A Few Days in December 1941

7 Dec

December 7, 1941 was a Sunday. It was also the day that the Japanese fleet attacked the U.S. naval base at Pearl Harbor.Pearl Attack

Actually, that is not accurate. It was an attack on various locations around the island of Oahu. Most people know the story and have seen the footage of the attack. However, something else was taking place thousands of miles away.

In Washington, Secretary of State Cordell Hull, who graduated from Cumberland University, was preparing to meet with the ambassador of Japan when word of the attack got to his office.Cordell Hull

Hull greeted the ambassador, who did not know the attack had already taken place, and read documents stating that negotiations between the two nations were ending. The Secretary of State exploded with angered while the ambassador quickly left. Hull uttered a few other choice words while realizing that the United States had just entered the World War.

On December 8, Franklin Roosevelt convened a joint meeting of the Senate and the House of Representatives to request a declaration of war against Japan. On that day, he said:

Mr. Vice President, Mr. Speaker, members of the Senate and the House of Representatives:

Yesterday, December 7th, 1941 – a date which will live in infamy – the United States of America was suddenly and deliberately attacked by naval and air forces of the Empire of Japan.

The United States was at peace with that nation, and, at the solicitation of Japan, was still in conversation with its government and its Emperor looking toward the maintenance of peace in the Pacific.

Indeed, one hour after Japanese air squadrons had commenced bombing in the American island of Oahu, the Japanese Ambassador to the United States and his colleague delivered to our Secretary of State a formal reply to a recent American message. And, while this reply stated that it seemed useless to continue the existing diplomatic negotiations, it contained no threat or hint of war or of armed attack.

It will be recorded that the distance of Hawaii from Japan makes it obvious that the attack was deliberately planned many days or even weeks ago. During the intervening time the Japanese Government has deliberately sought to deceive the United States by false statements and expressions of hope for continued peace.

The attack yesterday on the Hawaiian Islands has caused severe damage to American naval and military forces. I regret to tell you that very many American lives have been lost. In addition, American ships have been reported torpedoed on the high seas between San Francisco and Honolulu.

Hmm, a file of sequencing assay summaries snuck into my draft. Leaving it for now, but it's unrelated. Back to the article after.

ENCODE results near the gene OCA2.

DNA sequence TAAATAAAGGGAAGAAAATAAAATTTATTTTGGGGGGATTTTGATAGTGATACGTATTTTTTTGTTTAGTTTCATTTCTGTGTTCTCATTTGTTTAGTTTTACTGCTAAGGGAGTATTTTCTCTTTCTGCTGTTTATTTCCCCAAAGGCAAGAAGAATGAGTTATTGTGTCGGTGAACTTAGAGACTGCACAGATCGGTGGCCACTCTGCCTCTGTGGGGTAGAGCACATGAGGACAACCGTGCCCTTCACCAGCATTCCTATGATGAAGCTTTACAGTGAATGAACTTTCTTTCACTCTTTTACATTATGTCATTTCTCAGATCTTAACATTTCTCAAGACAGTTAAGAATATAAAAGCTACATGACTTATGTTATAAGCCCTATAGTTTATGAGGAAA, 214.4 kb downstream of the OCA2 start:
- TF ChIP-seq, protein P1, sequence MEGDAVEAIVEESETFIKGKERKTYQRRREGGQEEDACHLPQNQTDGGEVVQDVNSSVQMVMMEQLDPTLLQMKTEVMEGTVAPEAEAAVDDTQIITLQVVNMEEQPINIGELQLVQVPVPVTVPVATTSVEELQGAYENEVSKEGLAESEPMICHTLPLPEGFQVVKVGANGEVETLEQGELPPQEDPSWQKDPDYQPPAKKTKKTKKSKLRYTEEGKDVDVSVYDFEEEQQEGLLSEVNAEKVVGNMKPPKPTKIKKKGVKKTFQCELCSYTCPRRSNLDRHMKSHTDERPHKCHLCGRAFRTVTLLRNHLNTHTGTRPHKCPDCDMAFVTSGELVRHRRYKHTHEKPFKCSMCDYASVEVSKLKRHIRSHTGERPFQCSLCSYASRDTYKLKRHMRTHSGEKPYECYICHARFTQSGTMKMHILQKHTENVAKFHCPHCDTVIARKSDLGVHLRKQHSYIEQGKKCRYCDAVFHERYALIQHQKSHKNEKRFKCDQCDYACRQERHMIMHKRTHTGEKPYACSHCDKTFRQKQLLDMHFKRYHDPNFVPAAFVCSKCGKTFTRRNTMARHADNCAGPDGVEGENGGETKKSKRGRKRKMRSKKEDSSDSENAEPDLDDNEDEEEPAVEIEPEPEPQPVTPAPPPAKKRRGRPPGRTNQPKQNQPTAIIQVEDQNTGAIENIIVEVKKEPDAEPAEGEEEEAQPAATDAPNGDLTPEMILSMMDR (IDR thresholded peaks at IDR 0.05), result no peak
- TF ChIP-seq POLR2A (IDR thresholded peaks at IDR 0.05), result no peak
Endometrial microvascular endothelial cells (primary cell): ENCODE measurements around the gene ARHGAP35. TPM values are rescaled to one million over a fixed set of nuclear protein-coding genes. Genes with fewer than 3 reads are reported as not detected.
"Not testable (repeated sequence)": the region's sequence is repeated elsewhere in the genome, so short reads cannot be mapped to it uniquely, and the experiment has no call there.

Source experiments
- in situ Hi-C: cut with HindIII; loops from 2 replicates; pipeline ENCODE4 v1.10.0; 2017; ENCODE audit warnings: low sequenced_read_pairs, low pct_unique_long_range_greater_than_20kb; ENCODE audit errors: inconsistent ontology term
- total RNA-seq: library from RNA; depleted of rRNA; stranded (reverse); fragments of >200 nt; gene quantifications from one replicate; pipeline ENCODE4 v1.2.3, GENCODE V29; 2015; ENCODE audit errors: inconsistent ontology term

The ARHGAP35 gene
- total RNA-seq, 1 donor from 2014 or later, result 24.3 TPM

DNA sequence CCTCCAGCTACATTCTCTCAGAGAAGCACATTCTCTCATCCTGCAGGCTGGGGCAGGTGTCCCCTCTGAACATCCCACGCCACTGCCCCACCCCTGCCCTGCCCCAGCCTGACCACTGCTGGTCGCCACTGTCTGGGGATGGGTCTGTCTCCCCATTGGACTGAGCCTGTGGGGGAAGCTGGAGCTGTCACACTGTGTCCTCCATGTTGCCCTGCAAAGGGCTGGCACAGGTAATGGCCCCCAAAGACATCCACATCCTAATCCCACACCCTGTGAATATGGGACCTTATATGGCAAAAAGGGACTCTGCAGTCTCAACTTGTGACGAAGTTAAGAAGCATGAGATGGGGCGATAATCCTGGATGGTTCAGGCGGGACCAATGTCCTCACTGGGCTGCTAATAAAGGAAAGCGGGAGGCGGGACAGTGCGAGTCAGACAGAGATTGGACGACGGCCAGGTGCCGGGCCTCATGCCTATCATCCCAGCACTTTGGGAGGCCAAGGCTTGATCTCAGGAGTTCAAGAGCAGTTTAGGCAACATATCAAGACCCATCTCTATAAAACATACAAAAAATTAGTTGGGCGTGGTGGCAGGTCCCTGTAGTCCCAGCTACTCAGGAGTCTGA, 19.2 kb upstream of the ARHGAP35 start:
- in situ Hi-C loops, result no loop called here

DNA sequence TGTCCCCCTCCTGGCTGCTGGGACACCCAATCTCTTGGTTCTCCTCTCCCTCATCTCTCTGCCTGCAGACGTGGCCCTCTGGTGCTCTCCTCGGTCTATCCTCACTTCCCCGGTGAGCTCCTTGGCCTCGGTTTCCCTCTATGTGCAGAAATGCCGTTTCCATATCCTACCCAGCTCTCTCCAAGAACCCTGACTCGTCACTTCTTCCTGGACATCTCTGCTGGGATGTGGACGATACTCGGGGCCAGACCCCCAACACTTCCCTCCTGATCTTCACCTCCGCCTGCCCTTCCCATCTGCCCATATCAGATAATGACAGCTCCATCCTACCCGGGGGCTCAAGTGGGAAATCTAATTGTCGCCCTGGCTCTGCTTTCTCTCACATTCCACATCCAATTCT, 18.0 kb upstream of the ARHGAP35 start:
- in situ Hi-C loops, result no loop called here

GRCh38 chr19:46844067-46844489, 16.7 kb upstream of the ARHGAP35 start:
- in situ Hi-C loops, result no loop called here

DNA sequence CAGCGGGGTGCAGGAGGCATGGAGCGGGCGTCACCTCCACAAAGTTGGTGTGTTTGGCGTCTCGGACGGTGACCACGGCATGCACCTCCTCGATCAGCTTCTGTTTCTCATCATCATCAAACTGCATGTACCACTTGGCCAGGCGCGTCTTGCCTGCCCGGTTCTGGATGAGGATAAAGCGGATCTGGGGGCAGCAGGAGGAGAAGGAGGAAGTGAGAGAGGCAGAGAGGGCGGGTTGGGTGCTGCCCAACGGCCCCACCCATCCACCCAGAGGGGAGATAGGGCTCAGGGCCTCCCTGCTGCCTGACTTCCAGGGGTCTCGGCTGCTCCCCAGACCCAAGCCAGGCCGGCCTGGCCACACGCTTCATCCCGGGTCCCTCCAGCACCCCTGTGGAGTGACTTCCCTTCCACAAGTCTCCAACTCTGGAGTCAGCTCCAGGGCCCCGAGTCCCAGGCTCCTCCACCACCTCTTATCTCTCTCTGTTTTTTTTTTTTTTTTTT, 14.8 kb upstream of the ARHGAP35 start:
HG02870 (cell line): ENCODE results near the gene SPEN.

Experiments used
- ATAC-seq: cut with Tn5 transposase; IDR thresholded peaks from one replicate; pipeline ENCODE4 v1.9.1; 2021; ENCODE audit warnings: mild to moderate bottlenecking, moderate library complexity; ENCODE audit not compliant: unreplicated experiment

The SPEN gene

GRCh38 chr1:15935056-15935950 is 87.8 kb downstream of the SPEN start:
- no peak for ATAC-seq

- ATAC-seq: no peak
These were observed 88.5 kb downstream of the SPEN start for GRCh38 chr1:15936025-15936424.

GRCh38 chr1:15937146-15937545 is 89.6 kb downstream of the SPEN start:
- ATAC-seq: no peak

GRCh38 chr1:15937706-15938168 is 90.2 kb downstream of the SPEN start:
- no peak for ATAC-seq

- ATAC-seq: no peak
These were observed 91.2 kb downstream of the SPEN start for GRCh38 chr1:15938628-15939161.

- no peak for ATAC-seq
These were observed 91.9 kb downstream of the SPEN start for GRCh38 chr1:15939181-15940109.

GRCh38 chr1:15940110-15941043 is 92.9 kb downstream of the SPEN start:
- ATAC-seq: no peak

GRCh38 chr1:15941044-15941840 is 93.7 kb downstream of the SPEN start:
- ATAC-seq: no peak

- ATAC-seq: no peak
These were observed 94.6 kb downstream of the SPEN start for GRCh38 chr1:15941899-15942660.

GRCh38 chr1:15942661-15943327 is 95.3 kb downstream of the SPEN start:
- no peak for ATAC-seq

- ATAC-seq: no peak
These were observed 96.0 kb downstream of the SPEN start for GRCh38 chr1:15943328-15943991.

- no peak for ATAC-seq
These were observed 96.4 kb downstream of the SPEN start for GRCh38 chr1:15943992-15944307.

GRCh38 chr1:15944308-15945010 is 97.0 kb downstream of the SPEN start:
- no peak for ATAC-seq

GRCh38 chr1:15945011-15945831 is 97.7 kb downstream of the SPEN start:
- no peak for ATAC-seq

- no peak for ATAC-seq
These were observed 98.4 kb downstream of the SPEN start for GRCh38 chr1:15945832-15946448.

Yesterday the Japanese Government also launched an attack against Malaya. Last night Japanese forces attacked Hong Kong. Last night Japanese forces attacked Guam. Last night Japanese forces attacked the Philippine Islands. Last night the Japanese attacked Wake Island. And this morning the Japanese attacked Midway Island.

Japan has therefore undertaken a surprise offensive extending throughout the Pacific area. The facts of yesterday and today speak for themselves. The people of the United States have already formed their opinions and well understand the implications to the very life and safety of our nation.

As Commander-in-Chief of the Army and Navy I have directed that all measures be taken for our defense, that always will our whole nation remember the character of the onslaught against us.

No matter how long it may take us to overcome this premeditated invasion, the American people, in their righteous might, will win through to absolute victory.

I believe that I interpret the will of the Congress and of the people when I assert that we will not only defend ourselves to the uttermost but will make it very certain that this form of treachery shall never again endanger us.

Hostilities exist. There is no blinking at the fact that our people, our territory and our interests are in grave danger.

With confidence in our armed forces, with the unbounding determination of our people, we will gain the inevitable triumph. So help us God.

I ask that the Congress declare that since the unprovoked and dastardly attack by Japan on Sunday, December 7th, 1941, a state of war has existed between the United States and the Japanese Empire.

7 Responses to “A Few Days in December 1941”

  1. Teepee12 December 7, 2013 at 21:33 #

    I reblogged this on Serendipity. Thank you. Well done.

    • Rick December 7, 2013 at 21:41 #

      Thank you for the reblog. I’m proud to be included on your blog.

      • Teepee12 December 7, 2013 at 22:25 #

        Very glad to have you. The Boston Herald limited mention of Pearl Harbor to 1 small story on page 3 and another even deeper and more hidden. So much for history. If it weren’t for the Internet and bloggers, everything that didn’t happen yesterday would be forgotten by tomorrow!

  2. jcalberta December 7, 2013 at 22:54 #

    The Japanese and Hitler. No movie could ever capture the overwhelming horror that these people perpetuated. And would we want it to?
    Can you imagine creating an armed force – then ordering them to murder millions of people?? What can compel such unbelievable insanity? Such cold and calculated murder? It wasn’t hate – they never even knew us.
    And what if they had succeeded?
    And it still goes on.

    • Teepee12 December 7, 2013 at 23:08 #

      Hate is remarkably enduring. It seems to be what we are best at.

    • Rick December 8, 2013 at 04:03 #

      We probably don’t need a movie, but we should never forget. Teaching history, I know that people sometimes wish we would skip over the bad stuff.


  1. A Few Days in December 1941 | SERENDIPITY - December 7, 2013

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